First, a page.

Magazine article District Administration

Common Core: More Testing Madness, Not the Sound Assessments We Need: Over-Reliance on Test Scores to Make Decisions Could Lead to Innaccurate Results

Magazine article District Administration

Common Core: More Testing Madness, Not the Sound Assessments We Need: Over-Reliance on Test Scores to Make Decisions Could Lead to Innaccurate Results

Article excerpt

The country's obsession with high-stakes testing is an expensive, destructive failure. Students who can least afford it pay the biggest price.

The National Assessment of Educational Progress shows the United States made faster progress toward improving math and reading scores, and closing gaps among racial groups, before the federal No Child Left Behind law than has been made since. The law has not only failed to drive better school quality and equity, it has caused real harm on both counts. Unfortunately, the coming Common Core tests will mean even more testing insanity, but not significantly better assessments or improved schools.

NCLB has promoted widespread teaching to the test and pushed out important subjects like music, art, social studies, and science. It has damaged school climate and student engagement and contributed to a national epidemic of cheating. It has fostered student pushouts, feeding the "school-to-prison pipeline." The harm has been most severe in schools serving low-income communities.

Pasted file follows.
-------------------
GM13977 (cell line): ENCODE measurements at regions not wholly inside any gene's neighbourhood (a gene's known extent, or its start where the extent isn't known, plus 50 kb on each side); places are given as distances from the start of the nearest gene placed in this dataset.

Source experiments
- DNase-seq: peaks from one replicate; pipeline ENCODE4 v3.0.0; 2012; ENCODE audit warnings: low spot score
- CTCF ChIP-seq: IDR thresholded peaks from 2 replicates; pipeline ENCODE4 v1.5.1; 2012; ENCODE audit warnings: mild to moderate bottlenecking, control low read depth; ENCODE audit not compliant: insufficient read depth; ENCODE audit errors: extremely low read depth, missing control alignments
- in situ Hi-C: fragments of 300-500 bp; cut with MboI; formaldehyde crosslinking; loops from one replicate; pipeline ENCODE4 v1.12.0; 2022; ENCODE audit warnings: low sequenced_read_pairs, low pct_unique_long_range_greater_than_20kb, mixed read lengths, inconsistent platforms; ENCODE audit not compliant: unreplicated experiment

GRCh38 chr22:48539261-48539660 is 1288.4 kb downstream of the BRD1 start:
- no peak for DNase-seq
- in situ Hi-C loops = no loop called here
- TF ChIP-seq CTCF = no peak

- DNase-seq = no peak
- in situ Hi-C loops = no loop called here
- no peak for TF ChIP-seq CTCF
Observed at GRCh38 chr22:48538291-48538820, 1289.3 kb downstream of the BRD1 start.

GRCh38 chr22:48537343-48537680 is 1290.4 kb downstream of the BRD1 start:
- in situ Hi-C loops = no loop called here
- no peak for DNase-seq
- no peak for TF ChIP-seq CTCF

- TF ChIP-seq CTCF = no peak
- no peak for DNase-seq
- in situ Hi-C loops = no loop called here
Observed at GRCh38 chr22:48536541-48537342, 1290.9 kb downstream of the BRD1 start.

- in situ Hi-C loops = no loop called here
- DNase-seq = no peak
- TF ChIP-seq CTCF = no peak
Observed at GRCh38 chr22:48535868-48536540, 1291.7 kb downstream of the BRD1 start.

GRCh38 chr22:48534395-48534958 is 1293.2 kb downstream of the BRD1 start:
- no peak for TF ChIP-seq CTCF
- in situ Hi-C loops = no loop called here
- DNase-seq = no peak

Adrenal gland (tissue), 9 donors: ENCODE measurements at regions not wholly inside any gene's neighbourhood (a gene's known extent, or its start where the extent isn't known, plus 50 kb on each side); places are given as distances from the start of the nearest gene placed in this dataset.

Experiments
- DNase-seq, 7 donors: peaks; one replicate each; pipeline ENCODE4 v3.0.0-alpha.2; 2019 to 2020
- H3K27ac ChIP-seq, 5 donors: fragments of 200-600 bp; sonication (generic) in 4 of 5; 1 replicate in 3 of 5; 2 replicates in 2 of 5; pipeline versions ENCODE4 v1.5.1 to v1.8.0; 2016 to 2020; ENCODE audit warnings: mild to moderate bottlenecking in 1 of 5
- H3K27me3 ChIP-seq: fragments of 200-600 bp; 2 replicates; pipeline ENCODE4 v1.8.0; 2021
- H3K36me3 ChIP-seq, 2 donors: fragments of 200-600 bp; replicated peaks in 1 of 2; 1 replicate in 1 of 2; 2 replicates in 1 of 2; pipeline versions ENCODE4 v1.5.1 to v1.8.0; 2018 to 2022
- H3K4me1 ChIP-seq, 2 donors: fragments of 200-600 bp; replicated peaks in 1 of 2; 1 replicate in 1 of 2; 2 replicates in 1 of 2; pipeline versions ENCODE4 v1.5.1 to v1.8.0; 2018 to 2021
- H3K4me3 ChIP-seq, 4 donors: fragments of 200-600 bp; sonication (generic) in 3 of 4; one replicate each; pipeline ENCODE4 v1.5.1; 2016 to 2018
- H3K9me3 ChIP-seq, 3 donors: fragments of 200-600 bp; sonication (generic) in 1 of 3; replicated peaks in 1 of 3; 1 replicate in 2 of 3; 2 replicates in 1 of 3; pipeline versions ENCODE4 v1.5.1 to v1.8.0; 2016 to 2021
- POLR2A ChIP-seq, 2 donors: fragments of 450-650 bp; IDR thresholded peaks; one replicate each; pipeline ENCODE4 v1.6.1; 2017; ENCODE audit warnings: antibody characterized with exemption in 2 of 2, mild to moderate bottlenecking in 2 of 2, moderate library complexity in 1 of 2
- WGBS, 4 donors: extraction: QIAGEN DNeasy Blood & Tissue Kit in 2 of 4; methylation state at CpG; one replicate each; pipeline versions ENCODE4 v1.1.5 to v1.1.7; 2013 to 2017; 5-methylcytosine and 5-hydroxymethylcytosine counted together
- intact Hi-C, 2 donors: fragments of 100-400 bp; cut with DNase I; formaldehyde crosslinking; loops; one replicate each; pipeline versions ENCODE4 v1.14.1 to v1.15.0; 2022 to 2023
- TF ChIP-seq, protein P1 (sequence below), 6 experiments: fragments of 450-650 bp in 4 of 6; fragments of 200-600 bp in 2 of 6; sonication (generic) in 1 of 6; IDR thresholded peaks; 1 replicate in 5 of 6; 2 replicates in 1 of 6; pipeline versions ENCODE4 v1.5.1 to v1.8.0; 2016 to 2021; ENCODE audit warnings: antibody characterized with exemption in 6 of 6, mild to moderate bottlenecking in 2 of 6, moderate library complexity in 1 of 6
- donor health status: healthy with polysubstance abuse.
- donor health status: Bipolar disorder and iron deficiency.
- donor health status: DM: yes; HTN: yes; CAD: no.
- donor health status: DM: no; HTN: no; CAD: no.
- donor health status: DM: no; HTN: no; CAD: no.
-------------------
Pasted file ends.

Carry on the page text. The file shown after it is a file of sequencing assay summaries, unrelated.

The law's negative consequences have fueled a growing national rebellion against test overuse and misuse. Parents, students, and teachers have organized, boycotted tests, demonstrated, and won victories at state and local levels.

National leaders acknowledge NCLB's failures. Education Secretary Arne Duncan decried teaching to the test and the loss of attention to non-tested subjects. President Obama told NBC's Education Nation, "I can't tell you how many teachers I meet who say, 'You know what? [NCLB's focus on tests] makes school less interesting for kids. And as a consequence, I'm ending up really shrinking my curriculum, what I can do in terms of creativity inside the classroom.'"

Tragically, some of our best teachers have already been driven out. In her viral resignation video, Illinois teacher Ellie Rubenstein said, "Raising students' test scores on standardized tests is now the only goal, and in order to achieve it, the creativity, flexibility, and spontaneity that create authentic learning environments have been eliminated."

Einstein's definition of insanity

Of course, we need better assessment systems. What we have now--standardized test scores in a few academic subjects--gives a narrow and misleading picture of our students and schools. …

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